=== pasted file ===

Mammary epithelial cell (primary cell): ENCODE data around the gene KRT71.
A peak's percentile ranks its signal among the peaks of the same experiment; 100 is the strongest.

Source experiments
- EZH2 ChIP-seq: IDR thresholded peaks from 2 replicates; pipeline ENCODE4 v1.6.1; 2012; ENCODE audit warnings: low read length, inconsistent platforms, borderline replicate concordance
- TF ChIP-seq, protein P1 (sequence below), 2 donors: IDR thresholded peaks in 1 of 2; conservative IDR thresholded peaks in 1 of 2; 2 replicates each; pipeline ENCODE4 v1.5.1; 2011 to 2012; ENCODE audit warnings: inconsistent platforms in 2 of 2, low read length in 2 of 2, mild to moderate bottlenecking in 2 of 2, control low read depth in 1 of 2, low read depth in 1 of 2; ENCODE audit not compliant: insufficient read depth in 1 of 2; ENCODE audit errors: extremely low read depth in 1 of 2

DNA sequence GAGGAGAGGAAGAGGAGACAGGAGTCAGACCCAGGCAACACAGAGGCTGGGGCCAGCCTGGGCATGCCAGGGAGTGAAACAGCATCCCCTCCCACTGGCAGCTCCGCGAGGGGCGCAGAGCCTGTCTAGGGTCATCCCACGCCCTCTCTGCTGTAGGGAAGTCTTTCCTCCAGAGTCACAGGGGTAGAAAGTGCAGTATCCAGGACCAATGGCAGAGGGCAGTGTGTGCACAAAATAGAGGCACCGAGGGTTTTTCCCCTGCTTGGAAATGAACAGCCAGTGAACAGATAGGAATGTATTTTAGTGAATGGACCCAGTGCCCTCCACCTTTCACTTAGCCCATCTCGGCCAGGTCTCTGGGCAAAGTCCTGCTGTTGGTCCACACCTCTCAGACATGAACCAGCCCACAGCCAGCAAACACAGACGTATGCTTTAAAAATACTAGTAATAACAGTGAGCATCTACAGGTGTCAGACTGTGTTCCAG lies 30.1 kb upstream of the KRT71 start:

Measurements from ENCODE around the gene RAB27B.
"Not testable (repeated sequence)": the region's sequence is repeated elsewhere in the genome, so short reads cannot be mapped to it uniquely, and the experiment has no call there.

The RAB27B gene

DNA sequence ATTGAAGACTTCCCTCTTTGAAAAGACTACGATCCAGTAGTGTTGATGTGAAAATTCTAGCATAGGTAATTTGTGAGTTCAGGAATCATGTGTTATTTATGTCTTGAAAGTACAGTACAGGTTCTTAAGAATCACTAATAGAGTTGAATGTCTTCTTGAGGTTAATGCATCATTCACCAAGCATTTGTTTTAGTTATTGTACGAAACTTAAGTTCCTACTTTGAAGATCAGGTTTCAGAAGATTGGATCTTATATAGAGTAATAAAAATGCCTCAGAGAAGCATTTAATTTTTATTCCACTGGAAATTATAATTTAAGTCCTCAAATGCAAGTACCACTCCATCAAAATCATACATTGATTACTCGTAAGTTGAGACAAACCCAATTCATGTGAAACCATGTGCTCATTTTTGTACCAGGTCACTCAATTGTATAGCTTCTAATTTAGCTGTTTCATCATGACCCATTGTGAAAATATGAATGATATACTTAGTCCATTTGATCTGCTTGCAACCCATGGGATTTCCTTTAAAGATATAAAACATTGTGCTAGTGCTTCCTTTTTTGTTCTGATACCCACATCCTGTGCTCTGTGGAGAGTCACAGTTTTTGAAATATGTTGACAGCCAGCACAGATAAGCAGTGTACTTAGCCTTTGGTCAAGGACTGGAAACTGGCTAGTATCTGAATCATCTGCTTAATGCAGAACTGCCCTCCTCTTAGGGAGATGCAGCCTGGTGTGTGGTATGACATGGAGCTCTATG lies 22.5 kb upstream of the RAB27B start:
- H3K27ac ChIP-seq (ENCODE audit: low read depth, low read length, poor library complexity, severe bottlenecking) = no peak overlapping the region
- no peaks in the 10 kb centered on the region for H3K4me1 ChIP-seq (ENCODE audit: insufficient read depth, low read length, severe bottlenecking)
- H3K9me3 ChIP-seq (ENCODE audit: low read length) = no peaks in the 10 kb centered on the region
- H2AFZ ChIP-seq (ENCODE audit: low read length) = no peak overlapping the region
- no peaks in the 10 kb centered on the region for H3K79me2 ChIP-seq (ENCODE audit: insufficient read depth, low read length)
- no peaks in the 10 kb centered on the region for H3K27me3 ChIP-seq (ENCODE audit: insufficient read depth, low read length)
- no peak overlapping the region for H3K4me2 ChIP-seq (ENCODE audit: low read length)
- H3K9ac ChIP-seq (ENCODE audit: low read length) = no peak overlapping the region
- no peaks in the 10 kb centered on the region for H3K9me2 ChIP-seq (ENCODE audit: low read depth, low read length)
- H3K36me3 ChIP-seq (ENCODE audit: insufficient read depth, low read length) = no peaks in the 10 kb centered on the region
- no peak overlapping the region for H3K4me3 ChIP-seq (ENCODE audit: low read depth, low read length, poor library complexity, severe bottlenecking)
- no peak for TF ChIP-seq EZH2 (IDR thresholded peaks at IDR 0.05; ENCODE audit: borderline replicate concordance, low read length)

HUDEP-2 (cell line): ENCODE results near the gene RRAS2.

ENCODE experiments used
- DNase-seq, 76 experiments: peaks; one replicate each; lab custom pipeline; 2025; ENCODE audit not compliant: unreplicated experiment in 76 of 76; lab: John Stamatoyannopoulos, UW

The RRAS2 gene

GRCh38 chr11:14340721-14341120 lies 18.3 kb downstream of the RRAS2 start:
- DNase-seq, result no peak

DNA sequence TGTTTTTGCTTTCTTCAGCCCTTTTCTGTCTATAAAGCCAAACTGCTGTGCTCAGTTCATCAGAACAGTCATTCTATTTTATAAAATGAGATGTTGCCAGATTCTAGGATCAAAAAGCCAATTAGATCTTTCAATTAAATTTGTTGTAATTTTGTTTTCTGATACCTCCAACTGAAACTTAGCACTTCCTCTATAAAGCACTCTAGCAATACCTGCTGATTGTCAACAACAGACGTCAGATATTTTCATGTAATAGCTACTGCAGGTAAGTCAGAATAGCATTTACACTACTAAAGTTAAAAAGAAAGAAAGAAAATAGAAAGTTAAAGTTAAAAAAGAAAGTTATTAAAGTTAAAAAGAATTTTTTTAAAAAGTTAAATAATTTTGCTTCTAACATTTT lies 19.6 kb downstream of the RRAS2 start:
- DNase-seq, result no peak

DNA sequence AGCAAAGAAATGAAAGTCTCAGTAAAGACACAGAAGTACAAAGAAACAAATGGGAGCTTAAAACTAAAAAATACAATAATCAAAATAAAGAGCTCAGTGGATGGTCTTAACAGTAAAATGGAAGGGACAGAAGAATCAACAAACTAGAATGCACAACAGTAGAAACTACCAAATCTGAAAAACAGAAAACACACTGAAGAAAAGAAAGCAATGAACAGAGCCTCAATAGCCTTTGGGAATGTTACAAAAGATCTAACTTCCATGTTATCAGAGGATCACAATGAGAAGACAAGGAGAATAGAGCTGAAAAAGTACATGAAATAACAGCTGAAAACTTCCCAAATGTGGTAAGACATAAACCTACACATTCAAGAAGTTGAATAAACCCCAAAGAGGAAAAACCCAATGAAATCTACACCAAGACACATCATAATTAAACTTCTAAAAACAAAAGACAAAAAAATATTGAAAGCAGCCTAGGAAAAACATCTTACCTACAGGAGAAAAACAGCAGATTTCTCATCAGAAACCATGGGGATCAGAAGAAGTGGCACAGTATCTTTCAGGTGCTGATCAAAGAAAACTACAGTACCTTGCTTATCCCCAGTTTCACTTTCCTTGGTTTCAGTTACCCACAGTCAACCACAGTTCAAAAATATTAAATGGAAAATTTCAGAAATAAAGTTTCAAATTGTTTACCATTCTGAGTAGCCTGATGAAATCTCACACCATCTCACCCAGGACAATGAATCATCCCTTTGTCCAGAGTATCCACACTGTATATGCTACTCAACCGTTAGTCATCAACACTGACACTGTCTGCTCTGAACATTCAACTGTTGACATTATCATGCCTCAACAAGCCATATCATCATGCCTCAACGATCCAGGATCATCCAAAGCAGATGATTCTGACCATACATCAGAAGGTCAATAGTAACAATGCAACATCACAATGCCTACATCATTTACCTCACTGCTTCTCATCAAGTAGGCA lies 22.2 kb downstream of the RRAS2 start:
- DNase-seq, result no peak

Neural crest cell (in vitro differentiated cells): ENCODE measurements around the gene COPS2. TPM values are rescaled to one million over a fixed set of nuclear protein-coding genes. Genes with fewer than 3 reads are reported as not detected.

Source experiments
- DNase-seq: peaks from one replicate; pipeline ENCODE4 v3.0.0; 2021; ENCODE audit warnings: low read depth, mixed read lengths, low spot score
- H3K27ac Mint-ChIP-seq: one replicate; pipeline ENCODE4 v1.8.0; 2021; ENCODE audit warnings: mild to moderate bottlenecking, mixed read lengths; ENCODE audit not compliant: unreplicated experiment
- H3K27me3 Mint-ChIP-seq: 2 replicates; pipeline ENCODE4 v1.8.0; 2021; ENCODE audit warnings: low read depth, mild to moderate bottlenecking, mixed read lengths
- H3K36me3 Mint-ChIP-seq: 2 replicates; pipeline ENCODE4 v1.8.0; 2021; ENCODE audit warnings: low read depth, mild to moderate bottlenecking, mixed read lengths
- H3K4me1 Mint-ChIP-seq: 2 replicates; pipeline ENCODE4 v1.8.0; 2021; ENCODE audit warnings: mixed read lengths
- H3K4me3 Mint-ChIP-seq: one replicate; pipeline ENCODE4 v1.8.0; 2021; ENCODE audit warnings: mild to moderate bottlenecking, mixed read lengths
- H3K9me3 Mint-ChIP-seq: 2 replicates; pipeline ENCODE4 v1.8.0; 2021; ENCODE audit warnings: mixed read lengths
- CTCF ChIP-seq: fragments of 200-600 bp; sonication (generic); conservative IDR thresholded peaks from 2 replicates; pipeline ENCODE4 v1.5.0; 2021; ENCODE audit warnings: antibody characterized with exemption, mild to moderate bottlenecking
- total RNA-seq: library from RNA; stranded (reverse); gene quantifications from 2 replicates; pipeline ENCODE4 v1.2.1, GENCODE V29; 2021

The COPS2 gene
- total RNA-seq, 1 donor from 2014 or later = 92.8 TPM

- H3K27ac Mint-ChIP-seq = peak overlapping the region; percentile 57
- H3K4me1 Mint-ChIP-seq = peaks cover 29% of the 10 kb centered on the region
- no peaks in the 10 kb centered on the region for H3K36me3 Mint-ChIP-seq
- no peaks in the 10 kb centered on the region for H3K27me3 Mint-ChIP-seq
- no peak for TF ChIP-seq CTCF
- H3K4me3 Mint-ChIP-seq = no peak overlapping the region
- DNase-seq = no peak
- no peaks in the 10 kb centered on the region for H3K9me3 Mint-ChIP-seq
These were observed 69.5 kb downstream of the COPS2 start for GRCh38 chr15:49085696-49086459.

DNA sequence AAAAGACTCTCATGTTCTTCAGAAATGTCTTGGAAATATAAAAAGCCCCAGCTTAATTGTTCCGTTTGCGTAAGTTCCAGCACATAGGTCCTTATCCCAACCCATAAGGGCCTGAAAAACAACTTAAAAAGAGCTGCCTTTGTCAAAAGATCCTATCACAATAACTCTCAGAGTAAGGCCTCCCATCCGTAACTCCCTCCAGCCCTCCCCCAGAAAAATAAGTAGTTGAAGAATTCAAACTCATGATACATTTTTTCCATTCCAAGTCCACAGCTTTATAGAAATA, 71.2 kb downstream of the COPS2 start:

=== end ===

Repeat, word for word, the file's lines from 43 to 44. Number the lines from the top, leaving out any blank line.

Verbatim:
- total RNA-seq: library from RNA; stranded (reverse); gene quantifications from 2 replicates; pipeline ENCODE4 v1.2.1, GENCODE V29; 2021

The COPS2 gene